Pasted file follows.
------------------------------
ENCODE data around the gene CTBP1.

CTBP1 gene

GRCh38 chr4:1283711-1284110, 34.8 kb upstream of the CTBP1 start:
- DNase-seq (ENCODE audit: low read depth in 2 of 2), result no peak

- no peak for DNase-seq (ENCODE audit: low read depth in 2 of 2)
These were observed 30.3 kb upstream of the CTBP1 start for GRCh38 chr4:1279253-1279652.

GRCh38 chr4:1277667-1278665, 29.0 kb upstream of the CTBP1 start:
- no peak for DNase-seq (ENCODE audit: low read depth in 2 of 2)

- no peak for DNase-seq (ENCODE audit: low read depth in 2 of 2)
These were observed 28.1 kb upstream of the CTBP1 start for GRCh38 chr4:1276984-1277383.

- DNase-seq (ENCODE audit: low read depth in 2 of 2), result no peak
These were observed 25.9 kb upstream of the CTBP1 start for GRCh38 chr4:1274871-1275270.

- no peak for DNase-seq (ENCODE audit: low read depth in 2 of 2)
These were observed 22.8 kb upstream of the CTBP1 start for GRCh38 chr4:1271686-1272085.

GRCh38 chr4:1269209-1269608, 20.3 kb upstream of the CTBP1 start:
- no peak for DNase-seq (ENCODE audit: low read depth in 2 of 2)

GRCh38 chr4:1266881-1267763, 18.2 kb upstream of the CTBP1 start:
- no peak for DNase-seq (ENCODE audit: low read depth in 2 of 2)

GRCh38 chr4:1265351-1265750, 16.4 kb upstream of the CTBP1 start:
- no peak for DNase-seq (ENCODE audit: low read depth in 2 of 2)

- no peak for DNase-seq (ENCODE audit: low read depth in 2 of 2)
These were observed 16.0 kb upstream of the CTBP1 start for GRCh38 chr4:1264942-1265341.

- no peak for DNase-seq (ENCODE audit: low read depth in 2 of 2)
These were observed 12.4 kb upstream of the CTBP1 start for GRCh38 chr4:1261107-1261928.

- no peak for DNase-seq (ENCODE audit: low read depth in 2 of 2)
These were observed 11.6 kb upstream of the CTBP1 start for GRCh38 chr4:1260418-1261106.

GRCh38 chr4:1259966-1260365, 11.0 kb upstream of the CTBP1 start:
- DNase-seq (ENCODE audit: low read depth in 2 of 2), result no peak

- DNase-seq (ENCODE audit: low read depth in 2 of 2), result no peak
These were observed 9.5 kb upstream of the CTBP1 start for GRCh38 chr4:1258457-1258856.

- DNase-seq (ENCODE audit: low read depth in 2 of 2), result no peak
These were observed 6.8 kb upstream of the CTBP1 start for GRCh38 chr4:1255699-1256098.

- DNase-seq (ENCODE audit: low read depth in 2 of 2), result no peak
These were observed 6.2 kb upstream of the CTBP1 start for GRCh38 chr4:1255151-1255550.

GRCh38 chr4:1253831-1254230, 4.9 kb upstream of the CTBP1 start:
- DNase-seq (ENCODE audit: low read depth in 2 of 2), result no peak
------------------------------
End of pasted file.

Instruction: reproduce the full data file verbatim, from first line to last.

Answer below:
ENCODE data around the gene CTBP1.

CTBP1 gene

GRCh38 chr4:1283711-1284110, 34.8 kb upstream of the CTBP1 start:
- DNase-seq (ENCODE audit: low read depth in 2 of 2), result no peak

- no peak for DNase-seq (ENCODE audit: low read depth in 2 of 2)
These were observed 30.3 kb upstream of the CTBP1 start for GRCh38 chr4:1279253-1279652.

GRCh38 chr4:1277667-1278665, 29.0 kb upstream of the CTBP1 start:
- no peak for DNase-seq (ENCODE audit: low read depth in 2 of 2)

- no peak for DNase-seq (ENCODE audit: low read depth in 2 of 2)
These were observed 28.1 kb upstream of the CTBP1 start for GRCh38 chr4:1276984-1277383.

- DNase-seq (ENCODE audit: low read depth in 2 of 2), result no peak
These were observed 25.9 kb upstream of the CTBP1 start for GRCh38 chr4:1274871-1275270.

- no peak for DNase-seq (ENCODE audit: low read depth in 2 of 2)
These were observed 22.8 kb upstream of the CTBP1 start for GRCh38 chr4:1271686-1272085.

GRCh38 chr4:1269209-1269608, 20.3 kb upstream of the CTBP1 start:
- no peak for DNase-seq (ENCODE audit: low read depth in 2 of 2)

GRCh38 chr4:1266881-1267763, 18.2 kb upstream of the CTBP1 start:
- no peak for DNase-seq (ENCODE audit: low read depth in 2 of 2)

GRCh38 chr4:1265351-1265750, 16.4 kb upstream of the CTBP1 start:
- no peak for DNase-seq (ENCODE audit: low read depth in 2 of 2)

- no peak for DNase-seq (ENCODE audit: low read depth in 2 of 2)
These were observed 16.0 kb upstream of the CTBP1 start for GRCh38 chr4:1264942-1265341.

- no peak for DNase-seq (ENCODE audit: low read depth in 2 of 2)
These were observed 12.4 kb upstream of the CTBP1 start for GRCh38 chr4:1261107-1261928.

- no peak for DNase-seq (ENCODE audit: low read depth in 2 of 2)
These were observed 11.6 kb upstream of the CTBP1 start for GRCh38 chr4:1260418-1261106.

GRCh38 chr4:1259966-1260365, 11.0 kb upstream of the CTBP1 start:
- DNase-seq (ENCODE audit: low read depth in 2 of 2), result no peak

- DNase-seq (ENCODE audit: low read depth in 2 of 2), result no peak
These were observed 9.5 kb upstream of the CTBP1 start for GRCh38 chr4:1258457-1258856.

- DNase-seq (ENCODE audit: low read depth in 2 of 2), result no peak
These were observed 6.8 kb upstream of the CTBP1 start for GRCh38 chr4:1255699-1256098.

- DNase-seq (ENCODE audit: low read depth in 2 of 2), result no peak
These were observed 6.2 kb upstream of the CTBP1 start for GRCh38 chr4:1255151-1255550.

GRCh38 chr4:1253831-1254230, 4.9 kb upstream of the CTBP1 start:
- DNase-seq (ENCODE audit: low read depth in 2 of 2), result no peak